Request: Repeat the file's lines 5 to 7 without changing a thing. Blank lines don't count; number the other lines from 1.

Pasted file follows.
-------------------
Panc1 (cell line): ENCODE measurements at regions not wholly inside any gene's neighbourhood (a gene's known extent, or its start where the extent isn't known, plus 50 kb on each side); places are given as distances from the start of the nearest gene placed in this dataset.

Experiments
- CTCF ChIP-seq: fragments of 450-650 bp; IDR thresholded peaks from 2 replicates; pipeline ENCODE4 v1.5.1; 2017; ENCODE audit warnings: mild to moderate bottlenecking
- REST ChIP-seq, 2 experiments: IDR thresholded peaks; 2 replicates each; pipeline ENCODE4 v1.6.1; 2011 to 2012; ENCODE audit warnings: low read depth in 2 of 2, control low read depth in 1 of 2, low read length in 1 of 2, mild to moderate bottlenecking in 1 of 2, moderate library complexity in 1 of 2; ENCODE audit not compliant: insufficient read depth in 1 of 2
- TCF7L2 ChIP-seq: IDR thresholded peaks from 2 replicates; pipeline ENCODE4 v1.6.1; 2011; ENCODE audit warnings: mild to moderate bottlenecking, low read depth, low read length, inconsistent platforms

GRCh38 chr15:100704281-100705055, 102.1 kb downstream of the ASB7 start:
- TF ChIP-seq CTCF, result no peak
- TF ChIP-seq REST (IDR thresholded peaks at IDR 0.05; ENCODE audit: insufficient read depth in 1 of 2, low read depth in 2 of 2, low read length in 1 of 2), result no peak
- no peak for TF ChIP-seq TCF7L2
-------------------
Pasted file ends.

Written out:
- TCF7L2 ChIP-seq: IDR thresholded peaks from 2 replicates; pipeline ENCODE4 v1.6.1; 2011; ENCODE audit warnings: mild to moderate bottlenecking, low read depth, low read length, inconsistent platforms

GRCh38 chr15:100704281-100705055, 102.1 kb downstream of the ASB7 start:
- TF ChIP-seq CTCF, result no peak